Last year, at the height of the drought in Missouri, I wrote about Missouri Gov. Jay Nixon’s Executive Order authorizing government assistance for water sharing and distribution to farmers affected by the drought. I argued that the government should not be spending public money to assist those who already have (publicly subsidized) crop insurance.
Fast forward to today. One might think that due to the drought, farm incomes would be seriously hurt. However, that is not what happened. According to a recent survey (hat tip: St. Louis Post-Dispatch) that the St. Louis Federal Reserve released, farm income for the last quarter of 2012 was either on pace to match that of the previous year or even increase. A Kansas City Federal Reserve report had similar findings. The reason incomes did not fall: “Many bankers cited the effect of crop insurance in alleviating the expected negative impact of the drought.”
So, these farmers did not really need all that extra help last year. Their insurance was enough to cover their losses. I am glad that was the case. However, if many farmers are making more money after the drought than before it hit, couldn’t they afford to pay a bit more for their insurance premiums? Currently, taxpayers heavily subsidize crop insurance premiums.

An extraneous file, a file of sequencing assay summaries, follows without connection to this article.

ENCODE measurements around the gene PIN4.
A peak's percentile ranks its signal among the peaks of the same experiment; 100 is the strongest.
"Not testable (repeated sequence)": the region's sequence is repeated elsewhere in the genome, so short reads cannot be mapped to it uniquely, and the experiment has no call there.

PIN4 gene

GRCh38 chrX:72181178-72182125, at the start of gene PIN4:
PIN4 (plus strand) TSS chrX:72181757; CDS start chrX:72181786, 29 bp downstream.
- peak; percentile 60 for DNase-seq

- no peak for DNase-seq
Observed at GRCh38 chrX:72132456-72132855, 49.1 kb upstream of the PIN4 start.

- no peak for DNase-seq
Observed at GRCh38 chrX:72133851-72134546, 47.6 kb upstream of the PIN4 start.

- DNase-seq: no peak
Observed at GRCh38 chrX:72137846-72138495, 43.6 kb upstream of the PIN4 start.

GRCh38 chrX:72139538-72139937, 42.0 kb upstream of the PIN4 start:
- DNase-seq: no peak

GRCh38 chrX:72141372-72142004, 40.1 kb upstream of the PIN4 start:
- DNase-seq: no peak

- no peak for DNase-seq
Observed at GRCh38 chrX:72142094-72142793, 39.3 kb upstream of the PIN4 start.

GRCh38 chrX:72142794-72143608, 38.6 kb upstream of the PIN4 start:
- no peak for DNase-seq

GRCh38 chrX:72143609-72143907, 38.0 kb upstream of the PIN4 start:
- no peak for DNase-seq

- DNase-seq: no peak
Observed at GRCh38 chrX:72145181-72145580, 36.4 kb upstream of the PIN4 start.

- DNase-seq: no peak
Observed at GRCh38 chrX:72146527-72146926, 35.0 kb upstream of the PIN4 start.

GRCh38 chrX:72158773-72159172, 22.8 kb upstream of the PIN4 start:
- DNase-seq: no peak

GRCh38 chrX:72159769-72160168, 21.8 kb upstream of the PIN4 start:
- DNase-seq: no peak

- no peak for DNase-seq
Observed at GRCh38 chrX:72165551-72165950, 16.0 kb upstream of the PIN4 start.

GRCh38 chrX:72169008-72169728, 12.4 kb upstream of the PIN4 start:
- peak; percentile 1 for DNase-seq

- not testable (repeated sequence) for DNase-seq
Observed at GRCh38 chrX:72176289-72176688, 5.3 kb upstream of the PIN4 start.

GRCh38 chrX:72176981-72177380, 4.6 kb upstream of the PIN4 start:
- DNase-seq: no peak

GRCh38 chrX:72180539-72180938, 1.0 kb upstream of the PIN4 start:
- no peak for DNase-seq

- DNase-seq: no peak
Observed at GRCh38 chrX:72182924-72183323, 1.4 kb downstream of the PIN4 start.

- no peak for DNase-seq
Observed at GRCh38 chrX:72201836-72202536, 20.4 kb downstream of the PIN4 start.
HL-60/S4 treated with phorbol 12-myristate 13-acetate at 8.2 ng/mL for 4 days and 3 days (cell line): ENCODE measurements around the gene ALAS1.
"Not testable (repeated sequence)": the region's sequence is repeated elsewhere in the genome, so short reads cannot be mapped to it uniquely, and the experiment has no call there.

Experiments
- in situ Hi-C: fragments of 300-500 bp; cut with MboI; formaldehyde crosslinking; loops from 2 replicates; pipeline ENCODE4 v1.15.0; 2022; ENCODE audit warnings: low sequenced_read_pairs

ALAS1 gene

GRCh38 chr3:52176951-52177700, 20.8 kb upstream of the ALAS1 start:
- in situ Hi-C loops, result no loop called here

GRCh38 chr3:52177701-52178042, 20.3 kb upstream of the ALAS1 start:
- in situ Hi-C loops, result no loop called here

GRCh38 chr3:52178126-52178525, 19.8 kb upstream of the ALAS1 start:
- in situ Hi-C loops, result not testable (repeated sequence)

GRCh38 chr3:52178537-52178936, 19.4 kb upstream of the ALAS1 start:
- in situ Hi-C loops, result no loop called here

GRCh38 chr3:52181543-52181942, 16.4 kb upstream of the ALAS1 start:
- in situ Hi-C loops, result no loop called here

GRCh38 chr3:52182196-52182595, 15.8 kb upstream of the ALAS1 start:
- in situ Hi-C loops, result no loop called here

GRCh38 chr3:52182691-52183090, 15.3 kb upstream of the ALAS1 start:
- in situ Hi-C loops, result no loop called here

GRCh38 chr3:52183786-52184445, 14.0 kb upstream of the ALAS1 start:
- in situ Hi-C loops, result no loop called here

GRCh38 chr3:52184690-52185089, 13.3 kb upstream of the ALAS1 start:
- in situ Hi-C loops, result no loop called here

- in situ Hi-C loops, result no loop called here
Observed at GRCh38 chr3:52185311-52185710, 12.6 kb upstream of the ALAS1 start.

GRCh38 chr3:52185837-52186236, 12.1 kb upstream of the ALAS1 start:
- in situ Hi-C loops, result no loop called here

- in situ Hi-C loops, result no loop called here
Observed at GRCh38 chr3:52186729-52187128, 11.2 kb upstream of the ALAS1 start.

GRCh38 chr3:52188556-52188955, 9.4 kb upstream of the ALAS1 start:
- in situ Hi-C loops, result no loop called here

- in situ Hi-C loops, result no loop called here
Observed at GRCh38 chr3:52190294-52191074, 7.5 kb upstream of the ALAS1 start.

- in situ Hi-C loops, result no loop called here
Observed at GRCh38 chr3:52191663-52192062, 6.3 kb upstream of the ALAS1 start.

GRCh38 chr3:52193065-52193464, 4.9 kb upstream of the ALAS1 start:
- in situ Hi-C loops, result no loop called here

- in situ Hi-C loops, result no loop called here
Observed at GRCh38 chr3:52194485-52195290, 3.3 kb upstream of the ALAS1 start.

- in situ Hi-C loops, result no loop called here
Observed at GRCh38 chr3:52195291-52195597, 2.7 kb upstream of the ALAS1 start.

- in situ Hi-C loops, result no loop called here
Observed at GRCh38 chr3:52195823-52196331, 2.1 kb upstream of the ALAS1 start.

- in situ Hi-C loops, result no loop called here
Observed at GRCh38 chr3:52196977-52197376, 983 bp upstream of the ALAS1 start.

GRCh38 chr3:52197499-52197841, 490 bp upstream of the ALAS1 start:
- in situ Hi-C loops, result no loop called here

I am not advocating eliminating crop insurance. However, cutting back on public support for crop insurance is a good idea. According to one Government Accountability Office report, a 10 percent reduction in government subsidies would have saved the taxpayers $1.2 billion in 2011. Buying insurance is meant to help prevent catastrophic losses, it is not meant to make you money. The government should reduce its commitment to paying for insurance subsidies; it seems the farmers can afford it.